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Sri Lanka has made significant progress in its human development and socioeconomic spheres, since the end of its 26-year civil conflict in 2009. This is reflected in its middle-income status and achievement of most Millennium Development Goals.

In 2020, the COVID-19 pandemic severely impacted the island nation’s tourism industry, while reducing foreign direct investment.

Regulations and restrictions which were introduced to curb the spread of the pandemic have hampered income-earning opportunities, impacting food and nutrition security in the country.

In spite of its progress, the country faces many socioeconomic challenges, including the impact of a nutritional ‘triple burden’ spanning undernutrition, high levels of overweight and obesity and micronutrient deficiencies. Undernutrition rates had remained largely unchanged for over a decade when the last Demographic and Health Survey was published in 2016.

A high rate of wasting among children aged under-5 years, at 15 percent, places the country among those with the highest rate of wasting in the world. Sri Lanka’s nutrition status is further aggravated by high levels of overweight and obesity, particularly among women of reproductive age (45 percent). Sri Lanka ranks 6th on the Global Climate Risk Index 2020, where extreme weather events such as droughts, floods, and landslides continue to compromise food security and nutrition.

WFP has been working with the Government of Sri Lanka since 1968 to address the underlying causes of food insecurity and malnutrition. In 2020, WFP was awarded the Nobel Peace Prize for its efforts to combat hunger and its contribution to bettering conditions for peace. The award recognizes food as the pathway to peace.

At the height of the civil conflict in Sri Lanka, helped feed 1.3 million people on both sides of the conflict.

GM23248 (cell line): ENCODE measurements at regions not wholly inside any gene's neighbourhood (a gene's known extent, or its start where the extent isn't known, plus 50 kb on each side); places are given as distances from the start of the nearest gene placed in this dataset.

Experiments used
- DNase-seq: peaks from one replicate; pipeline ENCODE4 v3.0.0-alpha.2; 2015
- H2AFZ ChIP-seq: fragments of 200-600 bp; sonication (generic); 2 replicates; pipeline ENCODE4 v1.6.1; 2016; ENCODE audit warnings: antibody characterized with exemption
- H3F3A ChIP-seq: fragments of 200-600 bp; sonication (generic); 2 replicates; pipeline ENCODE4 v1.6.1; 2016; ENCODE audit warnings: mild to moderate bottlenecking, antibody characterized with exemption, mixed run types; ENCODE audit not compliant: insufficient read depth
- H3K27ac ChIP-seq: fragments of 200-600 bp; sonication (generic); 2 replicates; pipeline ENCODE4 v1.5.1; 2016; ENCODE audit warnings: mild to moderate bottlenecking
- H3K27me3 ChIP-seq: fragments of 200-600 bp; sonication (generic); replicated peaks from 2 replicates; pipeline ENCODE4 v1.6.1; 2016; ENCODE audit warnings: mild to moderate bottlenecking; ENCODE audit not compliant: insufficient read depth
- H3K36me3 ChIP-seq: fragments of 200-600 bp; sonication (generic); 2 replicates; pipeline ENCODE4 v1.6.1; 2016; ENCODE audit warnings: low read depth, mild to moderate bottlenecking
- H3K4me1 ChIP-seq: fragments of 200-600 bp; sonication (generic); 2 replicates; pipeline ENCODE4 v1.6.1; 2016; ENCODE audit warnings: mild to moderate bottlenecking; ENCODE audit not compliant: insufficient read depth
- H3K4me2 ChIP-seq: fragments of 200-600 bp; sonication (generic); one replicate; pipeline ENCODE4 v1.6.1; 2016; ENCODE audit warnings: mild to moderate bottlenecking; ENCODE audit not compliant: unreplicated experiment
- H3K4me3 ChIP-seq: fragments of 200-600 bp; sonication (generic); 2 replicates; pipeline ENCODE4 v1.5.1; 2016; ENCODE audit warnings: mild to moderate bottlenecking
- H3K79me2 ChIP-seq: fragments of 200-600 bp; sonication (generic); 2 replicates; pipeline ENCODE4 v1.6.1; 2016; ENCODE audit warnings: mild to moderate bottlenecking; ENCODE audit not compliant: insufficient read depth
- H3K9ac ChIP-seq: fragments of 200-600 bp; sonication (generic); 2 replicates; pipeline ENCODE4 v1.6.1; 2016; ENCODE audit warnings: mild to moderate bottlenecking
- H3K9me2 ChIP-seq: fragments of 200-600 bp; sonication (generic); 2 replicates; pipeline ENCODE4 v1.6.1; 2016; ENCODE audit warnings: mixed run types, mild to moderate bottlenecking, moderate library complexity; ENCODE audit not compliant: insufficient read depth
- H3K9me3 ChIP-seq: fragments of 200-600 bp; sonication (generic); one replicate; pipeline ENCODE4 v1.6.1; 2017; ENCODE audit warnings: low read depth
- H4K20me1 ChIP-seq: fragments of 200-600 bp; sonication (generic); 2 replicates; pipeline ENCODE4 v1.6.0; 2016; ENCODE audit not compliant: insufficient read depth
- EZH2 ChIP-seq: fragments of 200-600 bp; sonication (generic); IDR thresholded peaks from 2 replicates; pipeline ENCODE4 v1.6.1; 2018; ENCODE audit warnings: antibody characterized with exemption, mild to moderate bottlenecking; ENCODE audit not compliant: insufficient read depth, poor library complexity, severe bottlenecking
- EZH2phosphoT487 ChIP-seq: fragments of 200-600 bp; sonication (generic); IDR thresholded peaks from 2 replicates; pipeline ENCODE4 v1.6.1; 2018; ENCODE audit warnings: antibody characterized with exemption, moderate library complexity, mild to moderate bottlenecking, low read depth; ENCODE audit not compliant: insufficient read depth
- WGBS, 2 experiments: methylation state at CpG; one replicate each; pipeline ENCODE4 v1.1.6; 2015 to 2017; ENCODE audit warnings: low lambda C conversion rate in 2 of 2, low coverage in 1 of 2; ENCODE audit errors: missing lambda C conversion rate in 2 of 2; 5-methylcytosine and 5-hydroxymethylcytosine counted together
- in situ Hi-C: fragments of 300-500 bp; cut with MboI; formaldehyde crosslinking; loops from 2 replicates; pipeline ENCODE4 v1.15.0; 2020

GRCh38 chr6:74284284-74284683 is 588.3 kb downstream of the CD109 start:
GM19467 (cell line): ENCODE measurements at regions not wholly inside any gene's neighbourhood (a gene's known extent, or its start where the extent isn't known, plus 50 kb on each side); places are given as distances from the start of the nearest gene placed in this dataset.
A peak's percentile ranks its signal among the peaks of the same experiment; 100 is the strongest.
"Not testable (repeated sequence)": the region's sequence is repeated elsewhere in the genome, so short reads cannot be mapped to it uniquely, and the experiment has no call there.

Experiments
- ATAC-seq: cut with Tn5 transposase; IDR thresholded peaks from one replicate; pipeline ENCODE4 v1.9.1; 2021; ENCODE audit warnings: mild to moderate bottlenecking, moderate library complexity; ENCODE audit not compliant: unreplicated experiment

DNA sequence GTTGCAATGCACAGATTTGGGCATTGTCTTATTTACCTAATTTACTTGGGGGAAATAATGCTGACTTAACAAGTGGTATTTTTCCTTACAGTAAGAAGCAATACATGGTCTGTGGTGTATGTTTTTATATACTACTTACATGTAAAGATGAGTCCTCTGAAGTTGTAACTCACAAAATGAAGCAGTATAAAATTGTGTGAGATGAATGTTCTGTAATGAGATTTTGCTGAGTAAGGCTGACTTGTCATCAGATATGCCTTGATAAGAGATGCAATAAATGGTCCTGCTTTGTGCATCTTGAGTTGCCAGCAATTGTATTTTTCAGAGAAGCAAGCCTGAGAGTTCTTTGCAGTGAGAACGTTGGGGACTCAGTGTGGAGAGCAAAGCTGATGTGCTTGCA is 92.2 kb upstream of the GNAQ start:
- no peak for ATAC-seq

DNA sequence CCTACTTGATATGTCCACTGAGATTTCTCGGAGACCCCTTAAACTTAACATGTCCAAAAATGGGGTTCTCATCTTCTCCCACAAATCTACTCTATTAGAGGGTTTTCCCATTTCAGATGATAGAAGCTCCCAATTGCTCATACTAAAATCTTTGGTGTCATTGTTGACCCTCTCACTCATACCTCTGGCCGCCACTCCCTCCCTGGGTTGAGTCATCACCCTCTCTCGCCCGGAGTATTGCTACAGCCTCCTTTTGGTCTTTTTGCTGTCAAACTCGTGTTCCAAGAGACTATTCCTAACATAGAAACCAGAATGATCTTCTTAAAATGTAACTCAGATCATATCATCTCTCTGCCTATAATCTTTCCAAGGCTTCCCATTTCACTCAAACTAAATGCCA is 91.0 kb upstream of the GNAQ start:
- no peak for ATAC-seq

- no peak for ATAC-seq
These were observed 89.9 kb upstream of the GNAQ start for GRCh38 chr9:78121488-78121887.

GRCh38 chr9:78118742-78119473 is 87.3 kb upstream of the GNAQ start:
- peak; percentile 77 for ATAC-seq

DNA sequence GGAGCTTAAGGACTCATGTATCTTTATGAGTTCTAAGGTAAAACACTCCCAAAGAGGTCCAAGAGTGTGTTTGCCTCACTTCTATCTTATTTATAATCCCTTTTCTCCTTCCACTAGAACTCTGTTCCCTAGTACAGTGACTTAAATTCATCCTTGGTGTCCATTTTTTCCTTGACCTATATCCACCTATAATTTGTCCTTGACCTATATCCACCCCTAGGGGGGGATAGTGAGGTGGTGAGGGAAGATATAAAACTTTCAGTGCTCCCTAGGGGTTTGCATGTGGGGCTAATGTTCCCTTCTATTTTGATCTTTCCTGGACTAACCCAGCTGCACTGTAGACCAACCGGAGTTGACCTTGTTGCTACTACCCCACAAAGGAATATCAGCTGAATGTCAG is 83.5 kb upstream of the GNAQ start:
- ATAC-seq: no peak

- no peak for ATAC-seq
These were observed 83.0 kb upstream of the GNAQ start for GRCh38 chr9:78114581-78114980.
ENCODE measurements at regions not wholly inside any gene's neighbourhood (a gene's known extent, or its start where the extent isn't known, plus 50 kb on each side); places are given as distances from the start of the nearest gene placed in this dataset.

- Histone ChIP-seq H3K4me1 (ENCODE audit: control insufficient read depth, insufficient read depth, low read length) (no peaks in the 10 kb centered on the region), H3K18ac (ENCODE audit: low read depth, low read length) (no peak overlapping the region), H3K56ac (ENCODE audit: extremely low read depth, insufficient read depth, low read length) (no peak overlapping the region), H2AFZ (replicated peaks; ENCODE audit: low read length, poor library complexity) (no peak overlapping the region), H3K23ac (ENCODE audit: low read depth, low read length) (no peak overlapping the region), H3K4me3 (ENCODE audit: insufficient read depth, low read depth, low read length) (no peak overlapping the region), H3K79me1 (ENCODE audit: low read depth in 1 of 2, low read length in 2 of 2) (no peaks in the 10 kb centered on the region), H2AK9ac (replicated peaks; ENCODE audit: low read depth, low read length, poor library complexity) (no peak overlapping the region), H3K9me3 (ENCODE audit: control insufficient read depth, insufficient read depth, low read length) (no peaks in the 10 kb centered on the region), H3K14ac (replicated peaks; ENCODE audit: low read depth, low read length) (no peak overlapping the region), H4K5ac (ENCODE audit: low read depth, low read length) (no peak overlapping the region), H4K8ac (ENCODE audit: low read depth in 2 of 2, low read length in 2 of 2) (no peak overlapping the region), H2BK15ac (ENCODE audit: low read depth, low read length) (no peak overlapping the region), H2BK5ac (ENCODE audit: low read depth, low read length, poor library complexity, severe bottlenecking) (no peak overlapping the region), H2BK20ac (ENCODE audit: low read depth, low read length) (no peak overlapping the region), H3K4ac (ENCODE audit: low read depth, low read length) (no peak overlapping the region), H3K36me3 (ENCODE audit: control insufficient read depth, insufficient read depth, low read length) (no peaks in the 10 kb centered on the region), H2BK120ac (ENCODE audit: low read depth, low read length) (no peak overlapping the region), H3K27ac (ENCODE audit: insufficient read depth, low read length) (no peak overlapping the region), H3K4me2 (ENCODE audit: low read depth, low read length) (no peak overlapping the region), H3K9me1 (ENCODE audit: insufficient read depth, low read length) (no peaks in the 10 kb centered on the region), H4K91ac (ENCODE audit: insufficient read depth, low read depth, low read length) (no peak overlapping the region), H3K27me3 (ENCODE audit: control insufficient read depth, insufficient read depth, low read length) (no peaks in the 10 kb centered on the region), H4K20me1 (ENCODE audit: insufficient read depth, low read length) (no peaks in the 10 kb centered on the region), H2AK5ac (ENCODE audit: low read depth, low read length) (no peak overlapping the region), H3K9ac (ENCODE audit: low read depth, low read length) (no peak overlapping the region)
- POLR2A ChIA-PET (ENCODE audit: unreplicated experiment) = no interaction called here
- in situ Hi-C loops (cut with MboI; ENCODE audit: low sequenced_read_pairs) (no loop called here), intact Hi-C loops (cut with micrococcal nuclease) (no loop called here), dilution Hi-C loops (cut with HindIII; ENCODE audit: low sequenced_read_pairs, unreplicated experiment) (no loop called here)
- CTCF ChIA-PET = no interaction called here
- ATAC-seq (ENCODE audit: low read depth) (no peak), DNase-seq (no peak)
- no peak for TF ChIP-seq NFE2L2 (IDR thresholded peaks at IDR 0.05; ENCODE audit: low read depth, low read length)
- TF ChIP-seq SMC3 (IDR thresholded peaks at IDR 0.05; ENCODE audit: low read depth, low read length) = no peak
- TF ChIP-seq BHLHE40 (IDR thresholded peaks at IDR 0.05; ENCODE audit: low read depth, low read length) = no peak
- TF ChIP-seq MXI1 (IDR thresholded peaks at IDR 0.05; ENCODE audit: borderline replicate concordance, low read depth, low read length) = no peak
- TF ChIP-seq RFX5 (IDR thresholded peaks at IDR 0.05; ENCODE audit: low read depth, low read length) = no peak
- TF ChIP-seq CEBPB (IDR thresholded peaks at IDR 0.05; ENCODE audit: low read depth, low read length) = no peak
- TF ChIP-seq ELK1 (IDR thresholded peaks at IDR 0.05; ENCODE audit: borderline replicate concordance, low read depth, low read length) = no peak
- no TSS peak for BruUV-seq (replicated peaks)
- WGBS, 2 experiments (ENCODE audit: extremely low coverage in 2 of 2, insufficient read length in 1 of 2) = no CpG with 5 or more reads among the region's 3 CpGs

The organization has since shifted from emergency response to providing support to the Government and other partners through sustainable solutions that help achieve food security, improve nutrition and promote sustainable agriculture.
WFP assists the Government by providing technical and policy support in building national capacities to ensure access to food, end malnutrition, improve the productivity and incomes of smallholder farmers, and support vulnerable rural communities by enhancing their resilience against natural shocks and climate risks.  
Gender-empowerment considerations are integrated across all aspects of WFP activities, to promote equality and strengthen food and nutrition security for women and girls.

WFP uses sustainable interventions to ensure that school-aged children in food-insecure areas have access to food all-year round; children under-5, adolescent girls and women of reproductive age have improved nutrition; emergency preparedness in response to climate shocks is enhanced; vulnerable communities and smallholder farmers have strengthened livelihoods and resilience in the face of shocks and stressors all-year round.